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Capital Punishment

When the Dakota Territories first made laws in 1865, they based them on the New York penal code, which dictated that murder was always punishable by hanging. In 1883, the option of life in prison was added. Subsequently, imposition the death penalty began to fall off as North Dakota juries were reluctant to make such final decisions.

Many immigrants from totalitarian regimes distrusted capital punishment. In 1915 citizens petitioned against execution, and later that year the state struck it down except for treason or when murder was committed by an inmate already sentenced to life. That latter provision was removed in 1973.

The first attempt to reinstate a death penalty came in 1926. People had begun to wonder if capital punishment actually had been a deterrent for hard criminals. From the beginning of 1926 to the end of 1927, the Bismarck Tribune published 37 articles favoring capital punishment. Attorney General George Schafer did believe it served as a deterrent, and he thought life sentences were too soft. Soon the legislative committee of the North Dakota Association of State Attorneys voiced support for the death penalty. In early January there was a bill in the legislature.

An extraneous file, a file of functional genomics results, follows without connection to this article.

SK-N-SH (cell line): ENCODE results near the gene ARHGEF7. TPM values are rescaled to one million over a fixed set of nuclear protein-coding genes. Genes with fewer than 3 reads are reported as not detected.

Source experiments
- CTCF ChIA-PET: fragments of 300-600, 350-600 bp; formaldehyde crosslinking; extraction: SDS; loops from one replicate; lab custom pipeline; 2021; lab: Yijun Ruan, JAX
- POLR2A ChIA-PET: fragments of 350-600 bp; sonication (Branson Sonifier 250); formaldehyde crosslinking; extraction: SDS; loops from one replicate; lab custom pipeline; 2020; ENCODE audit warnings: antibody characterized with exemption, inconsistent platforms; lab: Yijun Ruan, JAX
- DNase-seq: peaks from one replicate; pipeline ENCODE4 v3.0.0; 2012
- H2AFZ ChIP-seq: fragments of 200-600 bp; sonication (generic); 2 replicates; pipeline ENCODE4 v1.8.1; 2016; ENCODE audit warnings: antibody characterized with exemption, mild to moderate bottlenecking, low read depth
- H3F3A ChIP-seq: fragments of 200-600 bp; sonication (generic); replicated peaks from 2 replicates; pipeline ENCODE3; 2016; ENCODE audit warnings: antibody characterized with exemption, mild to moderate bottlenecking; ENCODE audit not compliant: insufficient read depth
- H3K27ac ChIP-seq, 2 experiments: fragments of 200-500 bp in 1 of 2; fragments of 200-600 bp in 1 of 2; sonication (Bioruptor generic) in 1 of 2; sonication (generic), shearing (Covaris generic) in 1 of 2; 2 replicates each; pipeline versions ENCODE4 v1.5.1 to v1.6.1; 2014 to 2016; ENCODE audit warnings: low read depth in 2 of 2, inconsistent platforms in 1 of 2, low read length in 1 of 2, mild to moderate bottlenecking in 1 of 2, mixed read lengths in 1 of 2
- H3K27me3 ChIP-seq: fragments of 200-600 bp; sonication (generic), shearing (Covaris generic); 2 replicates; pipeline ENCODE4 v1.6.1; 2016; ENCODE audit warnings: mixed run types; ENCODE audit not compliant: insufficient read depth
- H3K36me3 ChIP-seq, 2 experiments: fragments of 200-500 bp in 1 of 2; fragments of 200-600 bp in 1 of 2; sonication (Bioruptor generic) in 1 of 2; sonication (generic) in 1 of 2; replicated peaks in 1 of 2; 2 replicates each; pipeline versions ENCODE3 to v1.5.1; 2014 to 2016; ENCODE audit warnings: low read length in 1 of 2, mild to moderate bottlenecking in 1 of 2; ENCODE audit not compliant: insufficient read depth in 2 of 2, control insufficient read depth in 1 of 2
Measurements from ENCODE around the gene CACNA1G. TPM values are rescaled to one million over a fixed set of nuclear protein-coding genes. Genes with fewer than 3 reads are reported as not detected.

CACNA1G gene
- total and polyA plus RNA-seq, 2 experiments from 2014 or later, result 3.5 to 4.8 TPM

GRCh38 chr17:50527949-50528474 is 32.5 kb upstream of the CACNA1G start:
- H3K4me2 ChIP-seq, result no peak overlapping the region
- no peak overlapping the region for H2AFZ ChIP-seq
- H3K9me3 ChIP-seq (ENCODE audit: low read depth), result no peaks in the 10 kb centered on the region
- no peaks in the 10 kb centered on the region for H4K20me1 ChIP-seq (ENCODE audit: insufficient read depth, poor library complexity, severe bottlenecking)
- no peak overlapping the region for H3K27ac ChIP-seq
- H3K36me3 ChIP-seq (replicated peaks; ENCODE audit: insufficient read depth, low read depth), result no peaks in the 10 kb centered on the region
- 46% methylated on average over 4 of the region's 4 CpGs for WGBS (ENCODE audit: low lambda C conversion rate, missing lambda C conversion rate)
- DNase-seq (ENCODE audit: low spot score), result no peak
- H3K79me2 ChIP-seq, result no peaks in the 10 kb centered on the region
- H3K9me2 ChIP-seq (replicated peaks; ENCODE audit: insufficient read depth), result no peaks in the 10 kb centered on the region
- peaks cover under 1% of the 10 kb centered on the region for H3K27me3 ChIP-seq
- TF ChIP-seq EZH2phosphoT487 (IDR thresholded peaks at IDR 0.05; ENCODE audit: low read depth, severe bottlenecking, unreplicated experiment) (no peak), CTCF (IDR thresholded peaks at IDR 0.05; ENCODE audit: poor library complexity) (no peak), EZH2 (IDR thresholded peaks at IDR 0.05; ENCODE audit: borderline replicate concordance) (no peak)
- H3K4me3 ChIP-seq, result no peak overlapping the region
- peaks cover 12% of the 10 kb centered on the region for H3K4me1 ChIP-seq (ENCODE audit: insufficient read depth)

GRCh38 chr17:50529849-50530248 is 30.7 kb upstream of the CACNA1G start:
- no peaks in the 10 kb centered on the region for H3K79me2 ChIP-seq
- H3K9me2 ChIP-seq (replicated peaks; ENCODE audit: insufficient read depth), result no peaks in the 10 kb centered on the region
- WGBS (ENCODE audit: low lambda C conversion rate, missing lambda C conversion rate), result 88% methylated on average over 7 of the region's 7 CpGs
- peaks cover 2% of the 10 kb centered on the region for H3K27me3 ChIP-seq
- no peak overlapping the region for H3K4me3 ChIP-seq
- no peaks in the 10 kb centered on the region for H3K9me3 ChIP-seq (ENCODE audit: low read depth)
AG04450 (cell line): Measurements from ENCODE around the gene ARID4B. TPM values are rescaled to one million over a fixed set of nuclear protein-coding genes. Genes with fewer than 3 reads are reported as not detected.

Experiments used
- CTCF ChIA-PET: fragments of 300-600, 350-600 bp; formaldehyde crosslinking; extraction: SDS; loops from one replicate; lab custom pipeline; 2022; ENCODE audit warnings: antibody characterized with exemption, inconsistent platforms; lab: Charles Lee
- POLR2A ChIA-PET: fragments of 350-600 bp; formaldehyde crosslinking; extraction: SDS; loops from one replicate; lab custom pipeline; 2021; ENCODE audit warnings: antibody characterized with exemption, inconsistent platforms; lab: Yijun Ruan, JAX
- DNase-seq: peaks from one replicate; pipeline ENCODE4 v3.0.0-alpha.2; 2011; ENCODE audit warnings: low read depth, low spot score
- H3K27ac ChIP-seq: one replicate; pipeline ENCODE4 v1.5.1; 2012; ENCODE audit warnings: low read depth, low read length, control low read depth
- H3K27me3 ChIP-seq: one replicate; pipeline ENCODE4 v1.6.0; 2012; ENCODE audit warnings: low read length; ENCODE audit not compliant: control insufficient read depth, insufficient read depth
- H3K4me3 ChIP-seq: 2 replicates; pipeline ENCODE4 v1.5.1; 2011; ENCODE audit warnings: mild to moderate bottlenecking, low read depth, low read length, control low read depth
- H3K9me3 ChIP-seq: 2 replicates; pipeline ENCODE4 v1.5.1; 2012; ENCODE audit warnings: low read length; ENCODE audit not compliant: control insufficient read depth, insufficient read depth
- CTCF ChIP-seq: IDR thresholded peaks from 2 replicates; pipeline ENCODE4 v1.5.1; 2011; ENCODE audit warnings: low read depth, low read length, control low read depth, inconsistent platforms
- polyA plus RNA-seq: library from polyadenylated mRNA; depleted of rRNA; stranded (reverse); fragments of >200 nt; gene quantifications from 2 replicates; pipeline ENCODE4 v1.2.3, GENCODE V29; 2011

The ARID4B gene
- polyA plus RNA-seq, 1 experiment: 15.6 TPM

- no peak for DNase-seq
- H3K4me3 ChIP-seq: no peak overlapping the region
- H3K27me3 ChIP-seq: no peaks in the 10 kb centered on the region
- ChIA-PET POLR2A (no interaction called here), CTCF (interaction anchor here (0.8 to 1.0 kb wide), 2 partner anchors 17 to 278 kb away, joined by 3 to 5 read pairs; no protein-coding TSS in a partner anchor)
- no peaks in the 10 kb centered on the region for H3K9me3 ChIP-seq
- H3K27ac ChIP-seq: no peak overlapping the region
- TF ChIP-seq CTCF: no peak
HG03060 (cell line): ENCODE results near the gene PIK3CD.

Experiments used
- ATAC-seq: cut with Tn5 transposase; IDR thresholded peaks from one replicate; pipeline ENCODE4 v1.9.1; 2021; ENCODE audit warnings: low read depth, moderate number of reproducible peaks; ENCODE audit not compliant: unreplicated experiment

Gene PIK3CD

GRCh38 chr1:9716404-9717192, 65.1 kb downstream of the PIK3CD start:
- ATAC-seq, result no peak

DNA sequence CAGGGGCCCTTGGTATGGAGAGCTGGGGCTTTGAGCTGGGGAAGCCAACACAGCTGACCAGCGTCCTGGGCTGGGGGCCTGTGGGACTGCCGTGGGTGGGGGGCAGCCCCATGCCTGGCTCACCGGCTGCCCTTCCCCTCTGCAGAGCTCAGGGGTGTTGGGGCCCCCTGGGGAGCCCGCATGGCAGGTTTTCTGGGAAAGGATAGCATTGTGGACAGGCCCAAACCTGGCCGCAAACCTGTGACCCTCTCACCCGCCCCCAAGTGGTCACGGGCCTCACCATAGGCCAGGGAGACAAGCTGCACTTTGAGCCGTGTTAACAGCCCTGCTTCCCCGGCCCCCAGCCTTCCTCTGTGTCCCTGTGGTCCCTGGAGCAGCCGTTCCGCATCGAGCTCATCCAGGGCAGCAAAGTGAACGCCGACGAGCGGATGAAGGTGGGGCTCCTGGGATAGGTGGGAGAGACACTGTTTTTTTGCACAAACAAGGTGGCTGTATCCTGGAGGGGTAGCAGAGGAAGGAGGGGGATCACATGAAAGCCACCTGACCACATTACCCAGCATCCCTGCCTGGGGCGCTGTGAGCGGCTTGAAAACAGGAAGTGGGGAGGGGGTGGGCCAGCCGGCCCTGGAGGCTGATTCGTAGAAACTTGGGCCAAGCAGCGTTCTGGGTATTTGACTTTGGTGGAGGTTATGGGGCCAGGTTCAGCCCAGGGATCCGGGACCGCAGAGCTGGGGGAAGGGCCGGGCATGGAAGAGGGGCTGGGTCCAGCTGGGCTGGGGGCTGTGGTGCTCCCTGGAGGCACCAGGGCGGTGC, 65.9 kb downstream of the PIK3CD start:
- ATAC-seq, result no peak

Many of the arguments in the senate reflected modern debates over capital punishment – deterrent vs. legalized murder. However, one discussion, left out of most modern debates, is whether it should apply to women as well as men. Some legislators felt the laws tended to be too lenient towards women, which encouraged them to kill their spouses in domestic disputes. However, one legislator felt the death penalty should apply only to men even if this was the case, because in his words, “[I]f a woman kills a man, the chances are he should have been killed long ago anyway.”

Ultimately, the death penalty was not reinstated. After the senate voted it down 30 to 19, the house followed suit about this time in February of 1927. Since then, there have been two more attempts to reinstate capital punishment, but there seems to be little chance of it returning.

Dakota Datebook written by Lucid Thomas



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